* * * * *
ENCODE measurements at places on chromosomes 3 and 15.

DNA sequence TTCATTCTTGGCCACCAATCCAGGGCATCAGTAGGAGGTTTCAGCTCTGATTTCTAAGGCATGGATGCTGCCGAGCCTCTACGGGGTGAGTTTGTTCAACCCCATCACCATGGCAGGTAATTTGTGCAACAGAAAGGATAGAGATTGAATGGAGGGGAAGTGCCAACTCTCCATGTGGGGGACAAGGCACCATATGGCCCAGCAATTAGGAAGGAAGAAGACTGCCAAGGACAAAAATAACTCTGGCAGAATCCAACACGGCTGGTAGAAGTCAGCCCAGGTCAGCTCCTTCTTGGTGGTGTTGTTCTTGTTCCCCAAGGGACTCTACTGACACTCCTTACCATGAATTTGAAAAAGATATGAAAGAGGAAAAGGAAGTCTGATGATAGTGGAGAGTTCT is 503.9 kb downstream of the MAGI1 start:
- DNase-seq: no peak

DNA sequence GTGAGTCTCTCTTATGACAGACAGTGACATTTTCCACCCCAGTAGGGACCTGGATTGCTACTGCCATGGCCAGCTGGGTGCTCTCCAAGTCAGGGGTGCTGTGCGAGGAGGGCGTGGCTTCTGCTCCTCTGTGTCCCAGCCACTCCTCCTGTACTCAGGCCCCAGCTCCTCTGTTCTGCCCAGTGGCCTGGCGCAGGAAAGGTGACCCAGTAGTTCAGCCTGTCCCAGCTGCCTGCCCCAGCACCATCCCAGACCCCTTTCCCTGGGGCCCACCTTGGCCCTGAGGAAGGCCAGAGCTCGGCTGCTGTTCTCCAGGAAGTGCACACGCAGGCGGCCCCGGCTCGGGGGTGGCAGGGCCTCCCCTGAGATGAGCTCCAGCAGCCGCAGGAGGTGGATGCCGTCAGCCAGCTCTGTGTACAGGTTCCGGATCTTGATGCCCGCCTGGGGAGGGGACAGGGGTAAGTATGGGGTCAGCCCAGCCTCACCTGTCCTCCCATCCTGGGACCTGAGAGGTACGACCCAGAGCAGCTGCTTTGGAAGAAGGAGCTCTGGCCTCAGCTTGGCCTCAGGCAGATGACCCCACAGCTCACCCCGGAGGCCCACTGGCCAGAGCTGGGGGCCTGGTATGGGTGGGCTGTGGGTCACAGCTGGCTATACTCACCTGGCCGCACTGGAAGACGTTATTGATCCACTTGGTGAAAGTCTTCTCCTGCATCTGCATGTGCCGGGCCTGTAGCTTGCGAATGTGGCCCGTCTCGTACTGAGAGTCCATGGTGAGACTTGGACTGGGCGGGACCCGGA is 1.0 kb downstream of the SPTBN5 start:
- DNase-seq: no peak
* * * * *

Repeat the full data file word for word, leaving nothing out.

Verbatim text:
ENCODE measurements at places on chromosomes 3 and 15.

DNA sequence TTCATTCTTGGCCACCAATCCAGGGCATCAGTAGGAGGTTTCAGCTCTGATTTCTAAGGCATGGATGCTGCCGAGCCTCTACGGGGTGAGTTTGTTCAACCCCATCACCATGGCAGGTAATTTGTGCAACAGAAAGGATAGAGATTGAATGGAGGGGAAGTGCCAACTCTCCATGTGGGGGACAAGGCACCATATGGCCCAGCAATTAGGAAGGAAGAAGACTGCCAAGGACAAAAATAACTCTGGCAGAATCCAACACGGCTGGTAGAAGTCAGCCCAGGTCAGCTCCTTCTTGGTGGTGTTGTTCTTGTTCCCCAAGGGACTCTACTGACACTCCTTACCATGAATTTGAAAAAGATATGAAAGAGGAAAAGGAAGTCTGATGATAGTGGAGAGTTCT is 503.9 kb downstream of the MAGI1 start:
- DNase-seq: no peak

DNA sequence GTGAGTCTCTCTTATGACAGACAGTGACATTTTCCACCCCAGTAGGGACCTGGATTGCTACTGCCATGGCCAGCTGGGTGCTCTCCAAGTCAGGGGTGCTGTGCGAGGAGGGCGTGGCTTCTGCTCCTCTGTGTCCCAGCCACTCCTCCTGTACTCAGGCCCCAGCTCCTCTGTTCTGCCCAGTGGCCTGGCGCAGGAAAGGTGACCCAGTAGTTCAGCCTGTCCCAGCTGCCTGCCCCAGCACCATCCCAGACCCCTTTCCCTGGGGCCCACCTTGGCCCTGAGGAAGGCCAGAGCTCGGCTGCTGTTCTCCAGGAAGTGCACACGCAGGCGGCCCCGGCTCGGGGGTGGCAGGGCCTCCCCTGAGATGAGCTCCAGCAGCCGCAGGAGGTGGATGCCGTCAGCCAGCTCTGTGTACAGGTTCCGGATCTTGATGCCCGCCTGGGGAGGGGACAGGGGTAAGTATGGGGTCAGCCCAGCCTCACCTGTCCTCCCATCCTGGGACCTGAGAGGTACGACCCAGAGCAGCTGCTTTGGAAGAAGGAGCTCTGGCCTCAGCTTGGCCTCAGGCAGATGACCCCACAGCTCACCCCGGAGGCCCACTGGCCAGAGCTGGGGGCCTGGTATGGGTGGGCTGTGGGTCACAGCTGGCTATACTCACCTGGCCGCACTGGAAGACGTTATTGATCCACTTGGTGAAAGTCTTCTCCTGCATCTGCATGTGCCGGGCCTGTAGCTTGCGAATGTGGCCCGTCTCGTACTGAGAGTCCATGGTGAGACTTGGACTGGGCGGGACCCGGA is 1.0 kb downstream of the SPTBN5 start:
- DNase-seq: no peak